Effects of earthworm inoculation upon the root growth of direct drilled cereals.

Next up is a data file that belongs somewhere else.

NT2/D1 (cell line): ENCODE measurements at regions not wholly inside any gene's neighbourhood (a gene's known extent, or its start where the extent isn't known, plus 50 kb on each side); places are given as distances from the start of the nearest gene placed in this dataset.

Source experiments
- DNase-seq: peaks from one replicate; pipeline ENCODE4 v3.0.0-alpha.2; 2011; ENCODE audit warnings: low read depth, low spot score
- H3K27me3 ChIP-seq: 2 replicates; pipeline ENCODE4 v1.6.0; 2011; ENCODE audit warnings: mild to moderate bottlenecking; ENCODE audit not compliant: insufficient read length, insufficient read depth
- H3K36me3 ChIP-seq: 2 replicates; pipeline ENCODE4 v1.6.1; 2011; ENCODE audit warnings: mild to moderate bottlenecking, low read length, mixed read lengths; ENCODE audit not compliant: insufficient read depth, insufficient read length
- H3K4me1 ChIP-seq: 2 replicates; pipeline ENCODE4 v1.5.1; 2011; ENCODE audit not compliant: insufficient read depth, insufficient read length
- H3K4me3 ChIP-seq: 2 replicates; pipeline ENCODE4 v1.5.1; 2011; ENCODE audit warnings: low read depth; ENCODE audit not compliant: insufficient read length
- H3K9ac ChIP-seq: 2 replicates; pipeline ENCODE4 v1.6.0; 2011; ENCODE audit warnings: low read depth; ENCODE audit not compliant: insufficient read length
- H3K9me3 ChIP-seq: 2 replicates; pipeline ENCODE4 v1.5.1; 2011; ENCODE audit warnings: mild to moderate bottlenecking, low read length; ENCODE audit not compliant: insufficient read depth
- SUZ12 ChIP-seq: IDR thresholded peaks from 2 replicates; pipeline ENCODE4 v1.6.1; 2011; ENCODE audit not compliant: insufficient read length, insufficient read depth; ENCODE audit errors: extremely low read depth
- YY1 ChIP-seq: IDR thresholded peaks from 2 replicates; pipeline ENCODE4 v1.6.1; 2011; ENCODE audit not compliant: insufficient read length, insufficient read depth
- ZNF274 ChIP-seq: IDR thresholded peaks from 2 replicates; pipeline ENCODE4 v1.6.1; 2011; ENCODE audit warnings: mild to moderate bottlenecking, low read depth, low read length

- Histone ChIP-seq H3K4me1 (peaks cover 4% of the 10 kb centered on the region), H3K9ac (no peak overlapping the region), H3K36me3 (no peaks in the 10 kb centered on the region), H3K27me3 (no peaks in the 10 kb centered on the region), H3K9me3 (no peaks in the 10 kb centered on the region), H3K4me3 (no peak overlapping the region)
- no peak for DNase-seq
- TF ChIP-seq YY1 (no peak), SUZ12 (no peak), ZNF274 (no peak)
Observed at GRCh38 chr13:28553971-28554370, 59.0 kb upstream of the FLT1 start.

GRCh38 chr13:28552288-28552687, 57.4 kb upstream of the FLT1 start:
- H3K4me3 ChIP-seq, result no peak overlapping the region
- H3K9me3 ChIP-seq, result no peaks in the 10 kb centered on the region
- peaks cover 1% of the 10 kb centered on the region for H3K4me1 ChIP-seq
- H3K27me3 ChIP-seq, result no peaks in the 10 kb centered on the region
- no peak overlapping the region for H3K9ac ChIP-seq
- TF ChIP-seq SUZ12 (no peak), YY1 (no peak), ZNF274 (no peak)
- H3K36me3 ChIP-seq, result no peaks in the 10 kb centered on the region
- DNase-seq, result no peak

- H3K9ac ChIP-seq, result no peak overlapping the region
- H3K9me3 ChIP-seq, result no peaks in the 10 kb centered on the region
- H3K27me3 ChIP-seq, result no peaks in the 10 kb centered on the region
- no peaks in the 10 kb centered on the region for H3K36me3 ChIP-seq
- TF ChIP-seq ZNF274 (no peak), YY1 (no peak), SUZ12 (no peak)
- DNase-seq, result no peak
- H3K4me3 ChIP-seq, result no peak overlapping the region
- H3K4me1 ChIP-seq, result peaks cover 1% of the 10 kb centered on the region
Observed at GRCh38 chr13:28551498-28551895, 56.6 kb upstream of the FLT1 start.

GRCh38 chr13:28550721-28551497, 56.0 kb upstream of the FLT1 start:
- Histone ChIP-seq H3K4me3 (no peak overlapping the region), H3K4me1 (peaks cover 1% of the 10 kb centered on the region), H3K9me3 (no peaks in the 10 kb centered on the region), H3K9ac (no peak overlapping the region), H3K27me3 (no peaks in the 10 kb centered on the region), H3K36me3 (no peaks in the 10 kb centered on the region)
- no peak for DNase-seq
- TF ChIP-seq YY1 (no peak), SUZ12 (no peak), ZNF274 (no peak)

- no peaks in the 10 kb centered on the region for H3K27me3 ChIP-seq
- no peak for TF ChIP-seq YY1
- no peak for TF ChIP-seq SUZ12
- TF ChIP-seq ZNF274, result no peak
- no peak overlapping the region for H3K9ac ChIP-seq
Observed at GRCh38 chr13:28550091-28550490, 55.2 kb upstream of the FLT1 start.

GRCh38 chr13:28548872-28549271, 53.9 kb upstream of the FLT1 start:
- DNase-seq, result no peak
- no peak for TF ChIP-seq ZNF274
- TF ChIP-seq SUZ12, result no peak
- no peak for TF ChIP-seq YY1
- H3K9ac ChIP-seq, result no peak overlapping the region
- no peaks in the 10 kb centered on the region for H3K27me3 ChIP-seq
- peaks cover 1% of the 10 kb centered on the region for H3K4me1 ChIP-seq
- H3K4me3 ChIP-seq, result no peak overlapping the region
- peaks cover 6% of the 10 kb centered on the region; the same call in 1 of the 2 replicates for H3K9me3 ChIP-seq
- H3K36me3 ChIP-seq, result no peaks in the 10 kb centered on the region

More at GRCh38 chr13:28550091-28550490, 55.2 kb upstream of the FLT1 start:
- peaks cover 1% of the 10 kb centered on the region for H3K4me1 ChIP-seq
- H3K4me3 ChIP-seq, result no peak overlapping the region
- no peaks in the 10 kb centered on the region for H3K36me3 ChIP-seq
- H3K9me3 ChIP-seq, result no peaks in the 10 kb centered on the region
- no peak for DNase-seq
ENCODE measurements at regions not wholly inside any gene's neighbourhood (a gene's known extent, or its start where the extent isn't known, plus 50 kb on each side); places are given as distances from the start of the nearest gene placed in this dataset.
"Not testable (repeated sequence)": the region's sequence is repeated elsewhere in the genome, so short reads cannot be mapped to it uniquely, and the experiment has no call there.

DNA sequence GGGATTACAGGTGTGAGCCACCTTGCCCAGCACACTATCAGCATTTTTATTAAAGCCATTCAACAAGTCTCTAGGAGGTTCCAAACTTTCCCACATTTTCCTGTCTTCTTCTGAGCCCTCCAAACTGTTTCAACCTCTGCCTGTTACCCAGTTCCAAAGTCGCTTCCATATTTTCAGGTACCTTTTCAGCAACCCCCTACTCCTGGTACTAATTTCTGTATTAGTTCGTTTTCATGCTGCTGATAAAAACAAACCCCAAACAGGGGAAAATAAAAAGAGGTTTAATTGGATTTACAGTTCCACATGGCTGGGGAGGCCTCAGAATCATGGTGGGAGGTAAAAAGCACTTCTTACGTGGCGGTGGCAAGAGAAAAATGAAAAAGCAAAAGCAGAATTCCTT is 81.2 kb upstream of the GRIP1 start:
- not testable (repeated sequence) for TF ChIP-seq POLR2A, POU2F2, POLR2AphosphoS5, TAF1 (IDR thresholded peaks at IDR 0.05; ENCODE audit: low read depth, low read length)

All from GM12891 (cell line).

Normal field populations of deep-burrowing or shallow-working earthworms were inoculated into small plots that had been sterilized with dichloropropane-dichloropropene on a site that had been directly drilled with cereals for 6 successive yr. Inoculation with deep-burrowing spp. (Lumbricus terrestris and Allolobophora longa) significantly increased barley plant populations and the wt. and depth of roots and the ht. and amount of foliage. Most of the straw debris on the soil surface was incorporated into the soil in the earthworm-inoculated plots, compared with very little in plots with no earthworms. Yield was also increased significantly by earthworm inoculation. In box experiments comparing the influence of natural and simulated earthworm burrows on root growth it was shown that, although the provision of channels for roots to grow was important, the improved root growth was also partially due to the lining of the burrows with more available nutrients than the surrounding soil. Other experiments demonstrated that the N from dead earthworms was insufficient to account for increased root growth. Ways of encouraging the build-up of earthworm populations in direct drilled land are discussed.